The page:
Thursday, May 2, 2019, 5:00 pm

Cinematheque Co-Presentations at San Francisco Silent Film Festival

Featuring EARTH and L'INFERNO


429 Castro Street

San Francisco, CA 94114

San Francisco Silent Film Festival

Presented May 1–5 at the Castro Theatre

The 2019 San Francisco Silent Film Festival features 25 programs—all with live musical accompaniment. Cinematheque is honored to co-present two screenings at SFSFF 2019. Special discount admissions for Cinematheque Members!

Pictured above: L'Inferno (1911) by Francesco Bertolini, Adolfo Padovan and Giuseppe de Liguoro


Thursday, May 2 at 5pm
Earth (Zemlya)
Musical accompaniment by the Matti Bye Ensemble
Advance tickets available here.
Members contact Cinematheque for discount code: sfc@sfcinematheque.org
Join the Facebook event.

The third installment of Dovzhenko’s “Ukraine Trilogy,” Earth is his masterpiece. Peasants and rich landowners come into conflict when a tractor, a gift of the Bolshevik government, disrupts a village’s traditional economic order. Given as an assignment to portray agricultural collectivization in a positive light, the director reached far beyond propaganda to create a bittersweet paean to the fertile Ukrainian countryside and its people who have always worked the land. 'So moved am I by Dovzhenko’s film,' wrote British film critic Paul Rotha at the time, 'that I find it difficult to express in words the full meaning of the moving images that are at once lovely in themselves, lovely in sequence and lovely as a unified work of art.' Soviet authorities could not abide the film and pulled it from theaters just days after it premiered. Exquisitely shot, humane, and heartfelt, Earth has been chosen time and again as one of the most important silent films ever made. (San Francisco Silent Film Festival)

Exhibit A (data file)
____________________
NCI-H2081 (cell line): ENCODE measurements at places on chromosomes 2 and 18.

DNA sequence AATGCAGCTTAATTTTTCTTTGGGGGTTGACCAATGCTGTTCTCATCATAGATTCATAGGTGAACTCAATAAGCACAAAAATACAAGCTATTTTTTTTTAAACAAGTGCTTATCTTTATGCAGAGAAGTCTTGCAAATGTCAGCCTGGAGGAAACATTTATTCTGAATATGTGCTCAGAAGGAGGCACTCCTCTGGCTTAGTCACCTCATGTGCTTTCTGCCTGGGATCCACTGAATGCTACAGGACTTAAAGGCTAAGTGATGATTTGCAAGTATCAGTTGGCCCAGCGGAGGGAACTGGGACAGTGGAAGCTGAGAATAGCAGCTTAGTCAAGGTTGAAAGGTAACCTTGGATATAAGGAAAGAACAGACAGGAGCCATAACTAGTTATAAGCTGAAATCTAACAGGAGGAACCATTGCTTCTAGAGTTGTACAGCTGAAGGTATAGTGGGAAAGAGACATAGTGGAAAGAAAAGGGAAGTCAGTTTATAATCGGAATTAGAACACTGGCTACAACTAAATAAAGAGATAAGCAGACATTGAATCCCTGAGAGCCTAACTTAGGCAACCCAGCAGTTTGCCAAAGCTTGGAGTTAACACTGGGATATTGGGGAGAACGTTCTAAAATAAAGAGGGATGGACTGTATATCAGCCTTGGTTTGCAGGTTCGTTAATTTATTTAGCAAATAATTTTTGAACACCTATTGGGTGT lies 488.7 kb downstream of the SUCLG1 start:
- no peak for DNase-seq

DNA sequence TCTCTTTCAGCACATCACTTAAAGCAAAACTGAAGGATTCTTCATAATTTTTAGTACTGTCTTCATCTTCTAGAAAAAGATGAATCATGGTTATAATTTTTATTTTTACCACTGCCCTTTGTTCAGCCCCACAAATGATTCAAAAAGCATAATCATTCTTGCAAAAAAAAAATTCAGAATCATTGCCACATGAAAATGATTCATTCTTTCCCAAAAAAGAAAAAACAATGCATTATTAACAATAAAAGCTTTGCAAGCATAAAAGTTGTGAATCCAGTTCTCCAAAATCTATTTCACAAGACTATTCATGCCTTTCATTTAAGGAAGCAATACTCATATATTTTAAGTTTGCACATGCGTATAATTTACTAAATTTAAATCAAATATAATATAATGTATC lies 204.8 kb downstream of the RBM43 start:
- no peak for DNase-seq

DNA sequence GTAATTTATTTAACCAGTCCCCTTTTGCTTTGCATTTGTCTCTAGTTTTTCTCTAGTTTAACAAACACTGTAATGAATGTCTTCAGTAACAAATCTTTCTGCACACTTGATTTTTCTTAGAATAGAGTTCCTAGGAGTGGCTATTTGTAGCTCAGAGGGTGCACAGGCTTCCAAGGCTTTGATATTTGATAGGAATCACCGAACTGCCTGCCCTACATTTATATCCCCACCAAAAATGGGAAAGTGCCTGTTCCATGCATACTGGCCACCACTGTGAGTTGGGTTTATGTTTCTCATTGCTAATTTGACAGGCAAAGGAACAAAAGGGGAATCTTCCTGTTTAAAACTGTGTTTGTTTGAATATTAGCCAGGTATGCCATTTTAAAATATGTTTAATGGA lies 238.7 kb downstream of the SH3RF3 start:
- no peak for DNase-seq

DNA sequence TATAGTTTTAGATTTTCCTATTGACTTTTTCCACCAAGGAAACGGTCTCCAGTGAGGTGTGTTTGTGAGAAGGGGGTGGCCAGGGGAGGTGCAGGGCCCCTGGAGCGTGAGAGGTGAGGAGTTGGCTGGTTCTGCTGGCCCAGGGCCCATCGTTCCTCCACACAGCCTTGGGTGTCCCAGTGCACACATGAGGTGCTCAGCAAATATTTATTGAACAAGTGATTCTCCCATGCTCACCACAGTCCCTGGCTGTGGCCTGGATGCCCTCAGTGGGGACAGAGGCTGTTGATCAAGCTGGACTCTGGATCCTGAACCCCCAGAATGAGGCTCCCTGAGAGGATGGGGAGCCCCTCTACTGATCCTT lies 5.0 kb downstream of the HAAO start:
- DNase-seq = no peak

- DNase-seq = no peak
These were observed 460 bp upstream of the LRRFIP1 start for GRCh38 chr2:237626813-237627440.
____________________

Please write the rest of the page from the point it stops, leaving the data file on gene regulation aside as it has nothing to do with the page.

Full program details here.


Pictured above: Earth (1930) by Aleksandr Dovzhenko 


Saturday, May 4 at 9:15pm
Musical accompaniment by the Matti Bye Ensemble with intertitle narration by Paul McGann
Advance tickets available here.
Members contact Cinematheque for discount code: sfc@sfcinematheque.org
Join the Facebook event.

A tour through the Nine Circles of Hell, Inferno from 1911 depicts the first part of Dante’s 14th century epic poem The Divine Comedy in such vivid imagery even nonbelievers might find themselves lurching toward the confessional. Its elaborate tableaux and stunning special effects took two years to produce, with exorbitant production costs unheard of at the time. One of a flurry of films made in commemoration of the 50th anniversary of Italy’s Risorgimento, Inferno caught the attention of the country’s intelligentsia who had previously dismissed movies as mere novelty. “A noble example,” said one after the film’s premiere, “of wanting to distance itself from the vulgarities of which we are all sated by now.” Enhanced by Cineteca di Bologna’s pristine restoration of the original tinting and toning this presentation of Inferno is not to be missed. An international blockbuster, it incited the rest of the world to try to produce films of equal ambition. (San Francisco Silent Film Festival)
Full program details here.